The St. George ribbon, a military symbol of both Imperial and Soviet Russia, is being distributed in several Central Asian countries ahead of Victory Day on May 9, an ostensibly apolitical move that could provoke tensions as the ribbon also symbolizes pro-Russian separatism in Ukraine.
The Russian Embassy in Uzbekistan is distributing the orange-and-black ribbons until the eve of May 9. However, RFE/RL's Uzbek Service, spoke to a Tashkenter
who visited the embassy on April 23 and found few taking the embassy up on its offer. The Russian Embassy told RFE/RL that it could not provide statistics about how many people were getting the ribbons until after Victory Day.
In Tajikistan, the ribbon is being distributed by the Russian nonprofit Institute for Eurasian Research in the capital, Dushanbe. The organization told RFE/RL's Tajik Service
that 150 schoolchildren will take part in events related to the ribbon from May 5-10 under the slogan "We remember! We are proud!"
The Border Service of Kyrgyzstan issued a press release on April 29 announcing the relay of the ribbon beginning on the Tajik border and ending on May 9 in Moscow, when three veterans will be presented with the ribbon in Red Square.
WATCH: Kyrgyz soldiers taking part in a St. George's ribbon relay race in the Batken region near Tajikistan. (RFE/RL's Kyrgyz Service)
The ribbon has been revived in recent years in Russia as patriotism has grown under President Vladimir Putin after the Soviet collapse. In 2005, journalists from RIA Novosti and an organization called Student Community began a campaign
to distribute ribbons ahead of May 9. The campaign is continuing after RIA's liquidation and reconstitution as Rossiya Segodnya.
Backers of Russian actions in Ukraine are using the ribbon to show support for the invasion of Crimea and opposition to the new Ukrainian government in Kyiv. Many Duma lawmakers have worn the ribbons on their suits, and pro-Russian activists in eastern Ukraine have donned it as well.
Symbol Of Occupation?
Russian machinations in Ukraine have put Central Asian states in a geopolitical bind: Putin's declaration of protecting all Russian speakers could apply to those countries (all of which have varying populations of ethnic Russians), making leaders wary of alienating Moscow.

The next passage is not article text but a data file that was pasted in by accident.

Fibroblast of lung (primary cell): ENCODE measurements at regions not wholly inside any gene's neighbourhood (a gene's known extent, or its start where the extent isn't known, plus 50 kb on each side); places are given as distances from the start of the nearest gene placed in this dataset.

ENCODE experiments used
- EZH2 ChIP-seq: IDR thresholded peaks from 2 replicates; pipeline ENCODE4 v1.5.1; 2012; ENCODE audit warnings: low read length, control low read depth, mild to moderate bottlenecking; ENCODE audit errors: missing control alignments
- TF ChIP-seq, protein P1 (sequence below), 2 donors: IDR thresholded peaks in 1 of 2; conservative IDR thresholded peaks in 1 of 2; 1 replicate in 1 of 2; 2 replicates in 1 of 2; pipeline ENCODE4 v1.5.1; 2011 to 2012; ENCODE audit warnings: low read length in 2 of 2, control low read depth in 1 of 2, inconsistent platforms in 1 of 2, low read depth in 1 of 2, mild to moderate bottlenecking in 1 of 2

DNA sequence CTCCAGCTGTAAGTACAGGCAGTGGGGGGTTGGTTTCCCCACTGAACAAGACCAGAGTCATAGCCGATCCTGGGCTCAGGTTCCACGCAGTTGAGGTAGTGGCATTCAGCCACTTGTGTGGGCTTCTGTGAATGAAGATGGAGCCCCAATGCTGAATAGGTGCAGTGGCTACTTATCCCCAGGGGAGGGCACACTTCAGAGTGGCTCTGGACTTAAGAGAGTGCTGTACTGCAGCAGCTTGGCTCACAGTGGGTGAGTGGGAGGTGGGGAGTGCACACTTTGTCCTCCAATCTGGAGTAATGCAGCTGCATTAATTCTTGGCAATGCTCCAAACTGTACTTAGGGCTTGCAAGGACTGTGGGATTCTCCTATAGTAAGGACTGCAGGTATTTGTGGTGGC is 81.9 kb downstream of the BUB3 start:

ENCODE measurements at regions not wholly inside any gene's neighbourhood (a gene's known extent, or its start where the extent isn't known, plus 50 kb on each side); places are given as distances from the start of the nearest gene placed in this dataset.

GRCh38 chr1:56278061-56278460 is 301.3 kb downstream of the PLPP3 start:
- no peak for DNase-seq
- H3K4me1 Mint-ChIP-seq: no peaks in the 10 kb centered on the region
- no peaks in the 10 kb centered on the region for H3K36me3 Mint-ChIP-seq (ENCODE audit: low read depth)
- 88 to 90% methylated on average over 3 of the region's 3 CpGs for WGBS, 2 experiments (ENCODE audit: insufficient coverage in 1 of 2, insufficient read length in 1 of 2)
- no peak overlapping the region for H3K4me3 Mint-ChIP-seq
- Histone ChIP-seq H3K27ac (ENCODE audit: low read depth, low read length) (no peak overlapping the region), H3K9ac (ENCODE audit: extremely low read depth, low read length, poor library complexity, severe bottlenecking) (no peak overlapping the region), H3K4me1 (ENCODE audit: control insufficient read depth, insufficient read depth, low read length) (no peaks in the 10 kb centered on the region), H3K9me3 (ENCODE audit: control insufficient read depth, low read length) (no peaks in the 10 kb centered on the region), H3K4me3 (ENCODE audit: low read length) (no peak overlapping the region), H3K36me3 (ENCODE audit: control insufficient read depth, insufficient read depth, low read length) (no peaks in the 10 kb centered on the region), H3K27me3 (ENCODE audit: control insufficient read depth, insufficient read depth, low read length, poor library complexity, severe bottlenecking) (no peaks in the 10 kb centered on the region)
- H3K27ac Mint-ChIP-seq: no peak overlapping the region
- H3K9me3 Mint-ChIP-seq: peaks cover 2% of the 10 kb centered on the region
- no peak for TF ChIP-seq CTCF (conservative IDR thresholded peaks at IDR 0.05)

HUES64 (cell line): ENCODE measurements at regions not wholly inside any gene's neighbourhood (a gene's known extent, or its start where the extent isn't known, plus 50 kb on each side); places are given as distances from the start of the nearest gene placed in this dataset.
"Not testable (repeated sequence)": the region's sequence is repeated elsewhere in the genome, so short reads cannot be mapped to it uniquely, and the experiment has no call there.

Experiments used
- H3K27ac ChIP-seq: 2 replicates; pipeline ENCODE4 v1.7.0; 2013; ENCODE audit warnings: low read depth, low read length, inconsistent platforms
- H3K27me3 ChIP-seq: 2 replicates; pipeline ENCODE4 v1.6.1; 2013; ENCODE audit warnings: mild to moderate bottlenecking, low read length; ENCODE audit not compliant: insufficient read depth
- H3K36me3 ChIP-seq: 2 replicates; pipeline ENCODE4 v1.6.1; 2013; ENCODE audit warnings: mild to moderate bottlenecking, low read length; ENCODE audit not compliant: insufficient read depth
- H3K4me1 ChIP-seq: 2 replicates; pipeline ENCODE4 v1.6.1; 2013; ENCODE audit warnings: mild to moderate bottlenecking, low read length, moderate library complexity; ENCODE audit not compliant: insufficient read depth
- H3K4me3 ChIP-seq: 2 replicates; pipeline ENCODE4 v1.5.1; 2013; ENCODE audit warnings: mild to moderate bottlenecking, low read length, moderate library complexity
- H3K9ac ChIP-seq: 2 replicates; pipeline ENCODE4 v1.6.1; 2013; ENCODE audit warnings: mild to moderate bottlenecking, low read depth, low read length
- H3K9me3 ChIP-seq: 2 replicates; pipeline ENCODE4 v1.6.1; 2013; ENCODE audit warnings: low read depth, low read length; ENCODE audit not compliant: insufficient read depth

Local residents told RFE/RL's broadcast services that the symbols sparked concern.
Tajik journalist Safvat Burhonov told RFE/RL that the ribbon is a symbol of Russian occupation.
"Russia in this way is demonstrating its strength," Burhonov said, "because NATO troops are leaving Afghanistan and, secondly, the influence of Russia has decreased in the world -- in order to hold its influence in Central Asia, it must change the government and implement other things. In addition to that, in Tajikistan, it has a powerful base."
Jahangir Shosalimov, a Tashkent resident, told RFE/RL
that the Ukraine crisis has made Uzbek society view Russia with suspicion. "We respect the people of Russia. We have boundless love for Russia. But this does not mean respect for Russian chauvinism. This does not mean to place the interests of Russia above the interests of Uzbekistan," Shosalimov said. "In this sense, we would have supported it if would not be seen as a manifestation of Russian nationalism and chauvinism."
Written by Luke Johnson based on reporting by RFE/RL's Uzbek, Tajik, and Kygyz Service